390 pages | 6 x 9
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Prime Obsession taught us not to be afraid to put the math in a math book. Unknown Quantity heeds the lesson well. So grab your graphing calculators, slip out the slide rules, and buckle up! John Derbyshire is introducing us to algebra through the ages -- and it promises to be just what his die-hard fans have been waiting for. "Here is the story of algebra." With this deceptively simple introduction, we begin our journey. Flanked by formulae, shadowed by roots and radicals, escorted by an expert who navigates unerringly on our behalf, we are guaranteed safe passage through even the most treacherous mathematical terrain. Our first encounter with algebraic arithmetic takes us back 38 centuries to the time of Abraham and Isaac, Jacob and Joseph, Ur and Haran, Sodom and Gomorrah. Moving deftly from Abel's proof to the higher levels of abstraction developed by Galois, we are eventually introduced to what algebraists have been focusing on during the last century. As we travel through the ages, it becomes apparent that the invention of algebra was more than the start of a specific discipline of mathematics -- it was also the birth of a new way of thinking that clarified both basic numeric concepts as well as our perception of the world around us. Algebraists broke new ground when they discarded the simple search for solutions to equations and concentrated instead on abstract groups. This dramatic shift in thinking revolutionized mathematics. Written for those among us who are unencumbered by a fear of formulae, Unknown Quantity delivers on its promise to present a history of algebra. Astonishing in its bold presentation of the math and graced with narrative authority, our journey through the world of algebra is at once intellectually satisfying and pleasantly challenging.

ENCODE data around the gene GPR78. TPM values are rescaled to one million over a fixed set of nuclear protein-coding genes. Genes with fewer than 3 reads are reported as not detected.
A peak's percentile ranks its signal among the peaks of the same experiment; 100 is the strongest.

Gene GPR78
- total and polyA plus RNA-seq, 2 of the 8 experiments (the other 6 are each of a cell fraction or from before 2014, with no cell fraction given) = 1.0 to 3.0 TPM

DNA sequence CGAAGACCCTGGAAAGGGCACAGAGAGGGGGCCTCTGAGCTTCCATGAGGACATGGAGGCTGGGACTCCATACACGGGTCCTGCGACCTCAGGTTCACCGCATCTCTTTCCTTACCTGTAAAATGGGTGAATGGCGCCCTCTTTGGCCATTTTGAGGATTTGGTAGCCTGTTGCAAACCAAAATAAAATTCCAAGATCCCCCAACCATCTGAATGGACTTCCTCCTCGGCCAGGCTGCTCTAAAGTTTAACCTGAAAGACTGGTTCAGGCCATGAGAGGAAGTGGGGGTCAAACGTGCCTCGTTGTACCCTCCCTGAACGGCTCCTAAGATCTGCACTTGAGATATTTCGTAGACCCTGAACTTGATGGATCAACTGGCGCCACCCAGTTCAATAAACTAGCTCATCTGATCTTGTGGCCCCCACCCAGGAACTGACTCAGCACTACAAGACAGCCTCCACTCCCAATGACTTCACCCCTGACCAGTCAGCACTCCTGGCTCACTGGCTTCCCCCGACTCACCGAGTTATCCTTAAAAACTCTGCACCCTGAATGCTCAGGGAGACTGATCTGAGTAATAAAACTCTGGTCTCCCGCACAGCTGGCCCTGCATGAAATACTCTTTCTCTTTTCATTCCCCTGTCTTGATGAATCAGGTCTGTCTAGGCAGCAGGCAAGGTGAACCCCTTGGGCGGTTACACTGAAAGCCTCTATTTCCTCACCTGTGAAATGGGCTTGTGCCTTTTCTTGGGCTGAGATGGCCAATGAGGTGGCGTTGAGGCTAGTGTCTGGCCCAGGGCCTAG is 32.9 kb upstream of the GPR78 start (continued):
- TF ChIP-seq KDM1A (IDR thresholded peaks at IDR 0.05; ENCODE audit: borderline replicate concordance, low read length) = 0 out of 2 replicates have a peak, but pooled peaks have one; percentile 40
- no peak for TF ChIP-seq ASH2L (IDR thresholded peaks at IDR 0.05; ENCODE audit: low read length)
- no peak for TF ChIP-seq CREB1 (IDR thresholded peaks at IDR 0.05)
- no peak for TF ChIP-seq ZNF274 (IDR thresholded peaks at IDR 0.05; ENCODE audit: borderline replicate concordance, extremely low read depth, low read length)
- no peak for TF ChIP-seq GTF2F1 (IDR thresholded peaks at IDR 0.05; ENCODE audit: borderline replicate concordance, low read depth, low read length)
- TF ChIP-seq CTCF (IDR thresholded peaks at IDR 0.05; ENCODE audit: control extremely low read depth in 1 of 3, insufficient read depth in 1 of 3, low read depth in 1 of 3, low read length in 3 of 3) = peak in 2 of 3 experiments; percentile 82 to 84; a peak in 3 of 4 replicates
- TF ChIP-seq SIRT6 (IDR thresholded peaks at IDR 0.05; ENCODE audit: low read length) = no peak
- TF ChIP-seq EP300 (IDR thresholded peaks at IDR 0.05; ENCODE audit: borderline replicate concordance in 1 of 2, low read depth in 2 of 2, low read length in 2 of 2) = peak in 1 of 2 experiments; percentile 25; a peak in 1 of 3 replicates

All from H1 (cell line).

"All interested readers will learn something about mathematics and its history."
-- Mathematical Association of America Online
"Derbyshire has a witty, almost brusque way with words. He offers pithy anecdotes, sardonic asides, and sharp-eyed vignettes of his protagonists. Admirably, he doesn't talk down to readers but leads them on with breezy confidence."
-- The Wilson Quarterly, Summer 2006
"A world away from schoolroom tedium, John Derbyshire's Unknown Quantity buzzes with rivalries, frustrations, and breakthroughs. As with his excellent Prime Obsession, there are equations aplenty, but this is all to the good: the mix of narrative and hands-on mathematical alchemy amounts to more than the sum of its parts. A first-rate account that even algebraphobes will struggle to fault."
-- New Scientist, June 24, 2006